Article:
An NHS patient has revealed how he had to wait for eight hours to be seen by doctors and chose sleep in his car outside hospital amid the crippling winter bed shortage.
Michael Woodcock, of Harrogate, was suffering from appendicitis when he went to Scarborough Hospital’s A&E department and was faced with sleeping in a chair in a crowded waiting room or the comfort of his car.
It comes as York and Scarborough Teaching Hospitals NHS Foundation Trust this week said it was experiencing ‘the worst pressures on emergency services in our history’.
The NHS crisis has seen patients face record delays in A&E this winter, with some reporting waits of up to four days, while others are treated in corridors, meeting rooms and even outside hospitals.
An NHS patient has revealed how he had to wait for eight hours to be seen by doctors and chose sleep in his car outside Scarborough Hospital (above) amid the winter bed shortage
Doctors have described ‘Dickensian overcrowding’ in emergency departments, with some staff being forced to ask seriously ill patients to monitor their own vital signs as NHS chiefs warn the latest crisis could rumble on until Easter
The NHS’s bed-blocking crisis has exploded since the pandemic with the levels of delayed discharges around triple comparable figures before Covid
Mr Woodcock told BBC Radio 4’s Today programme: ‘The ward was really busy, the hospital was really busy, there were beds on the sides of the corridors and lots of frustrated people in the waiting room who had been there longer than I had.’
He added: ‘I had to stay overnight as there was a risk that the appendix would burst.
‘At that point there were no beds, so I had to either sleep in the waiting room in a chair, or I actually asked the nurse if it was alright to go and sleep in my car.
‘So I ended up getting some blankets from the nurses and sleeping in the car for a few hours and then heading back into the hospital in the morning for the operation.’
Ashley Green, chief executive of watchdog Healthwatch North Yorkshire, said: ‘No patient should have to go through what Michael has.
‘Such a personal experience reiterates the pressures that the NHS and hospitals across North Yorkshire are facing this winter, which are further exacerbated by new cases of Covid-19 and flu, alongside backlogs in treatment, set against the continuing workforce crisis in health and social care.
‘We continue to highlight the urgent need for increased staffing, funding and resources across the NHS.’
York and Scarborough Teaching Hospitals NHS Foundation Trust said in a statement: ‘Like hospitals across the country, our emergency departments are under severe strain and in the last couple of days we have experienced the worst pressures on emergency services in our history.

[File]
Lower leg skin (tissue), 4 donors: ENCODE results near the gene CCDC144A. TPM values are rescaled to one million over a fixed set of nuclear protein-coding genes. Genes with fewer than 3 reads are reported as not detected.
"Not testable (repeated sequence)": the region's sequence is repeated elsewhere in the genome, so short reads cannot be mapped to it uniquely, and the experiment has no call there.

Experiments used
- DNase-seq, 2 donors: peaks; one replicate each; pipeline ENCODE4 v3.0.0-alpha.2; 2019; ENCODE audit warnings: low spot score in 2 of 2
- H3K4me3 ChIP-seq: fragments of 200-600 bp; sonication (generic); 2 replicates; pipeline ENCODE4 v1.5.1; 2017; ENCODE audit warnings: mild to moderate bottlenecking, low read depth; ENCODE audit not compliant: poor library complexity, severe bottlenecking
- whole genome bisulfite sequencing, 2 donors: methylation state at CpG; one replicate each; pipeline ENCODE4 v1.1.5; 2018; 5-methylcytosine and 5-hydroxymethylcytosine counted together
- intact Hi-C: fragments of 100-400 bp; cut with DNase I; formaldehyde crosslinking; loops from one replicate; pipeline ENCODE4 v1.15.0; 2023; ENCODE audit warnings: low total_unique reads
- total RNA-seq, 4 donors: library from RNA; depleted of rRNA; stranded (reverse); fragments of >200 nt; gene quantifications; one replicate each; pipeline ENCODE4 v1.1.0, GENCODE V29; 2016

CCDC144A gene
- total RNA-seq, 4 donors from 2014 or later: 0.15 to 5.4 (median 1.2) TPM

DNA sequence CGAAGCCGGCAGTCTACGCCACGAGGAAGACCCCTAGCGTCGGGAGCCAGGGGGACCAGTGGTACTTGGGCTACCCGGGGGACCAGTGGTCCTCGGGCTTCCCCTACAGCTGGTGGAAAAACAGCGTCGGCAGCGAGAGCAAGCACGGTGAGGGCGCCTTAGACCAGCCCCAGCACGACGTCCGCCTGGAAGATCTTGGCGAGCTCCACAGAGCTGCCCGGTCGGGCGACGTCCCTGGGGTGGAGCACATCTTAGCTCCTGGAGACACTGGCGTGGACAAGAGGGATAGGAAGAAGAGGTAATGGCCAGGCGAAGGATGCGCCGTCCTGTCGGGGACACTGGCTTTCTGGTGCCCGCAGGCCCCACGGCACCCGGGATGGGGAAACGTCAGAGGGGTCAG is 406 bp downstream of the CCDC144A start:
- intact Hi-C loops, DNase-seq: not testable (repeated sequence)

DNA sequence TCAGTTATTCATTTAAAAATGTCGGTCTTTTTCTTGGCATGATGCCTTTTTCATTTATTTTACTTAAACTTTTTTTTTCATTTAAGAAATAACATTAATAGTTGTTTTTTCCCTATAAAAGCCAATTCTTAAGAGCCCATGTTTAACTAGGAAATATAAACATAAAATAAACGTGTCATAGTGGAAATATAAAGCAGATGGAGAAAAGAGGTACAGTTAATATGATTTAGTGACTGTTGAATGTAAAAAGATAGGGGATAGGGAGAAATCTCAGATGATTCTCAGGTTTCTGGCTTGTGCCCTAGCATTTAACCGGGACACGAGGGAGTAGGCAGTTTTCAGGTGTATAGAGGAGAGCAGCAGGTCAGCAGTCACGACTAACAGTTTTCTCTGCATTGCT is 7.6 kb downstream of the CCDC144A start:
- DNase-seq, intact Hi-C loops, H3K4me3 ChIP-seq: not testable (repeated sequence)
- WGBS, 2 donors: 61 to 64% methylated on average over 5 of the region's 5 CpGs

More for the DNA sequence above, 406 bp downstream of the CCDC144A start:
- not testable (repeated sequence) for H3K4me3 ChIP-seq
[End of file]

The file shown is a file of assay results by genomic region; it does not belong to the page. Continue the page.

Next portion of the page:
The NHS crisis has seen patients face record delays in A&E this winter, with some reporting waits of up to four days, while others are treated in corridors, meeting rooms and even outside hospitals. Pictured: Ambulances lining up outside Portsmouth Hospital
This winter is likely to be the worst on record for A&E waiting times as hospitals struggle to cope with rocketing demand driven by flu and Strep A
‘Increased staff absence and high numbers of patients waiting to be discharged who no longer need to be in hospital have had an impact on our emergency departments, resulting in patients waiting much longer for beds to become available.
‘We recognise this means many patients will spend a long time in the emergency department before they are admitted to a ward, and we are sorry for this. Our staff are working exceptionally hard in the most difficult of circumstances.’
Doctors have described ‘Dickensian overcrowding’ in emergency departments, with some staff being forced to ask seriously ill patients to monitor their own vital signs as NHS chiefs warn the latest crisis could rumble on until Easter.
Eyewitnesses have described ‘soul-destroying’ scenes in A&E departments across the country – with countless examples of patients waiting hours to see a doctor.
The health service has blamed ongoing pressures in part on workforce shortages, with 130,000 vacancies. On top of this, staff absences are on the rise.
Further adding to the crisis is the fact that 12,000 hospital beds were taken up by bed-blockers in the last week.
Dr Adrian Boyle, president of the Royal College of Emergency Medicine (RCEM), said up to 500 patients are dying while they wait in overpacked emergency wards.
Meanwhile, demand for A&E has skyrocketed because of difficulties accessing GPs, with one in five patients unable to get an in-person appointment last month turning up at hospitals instead, according to polling by the Liberal Democrats.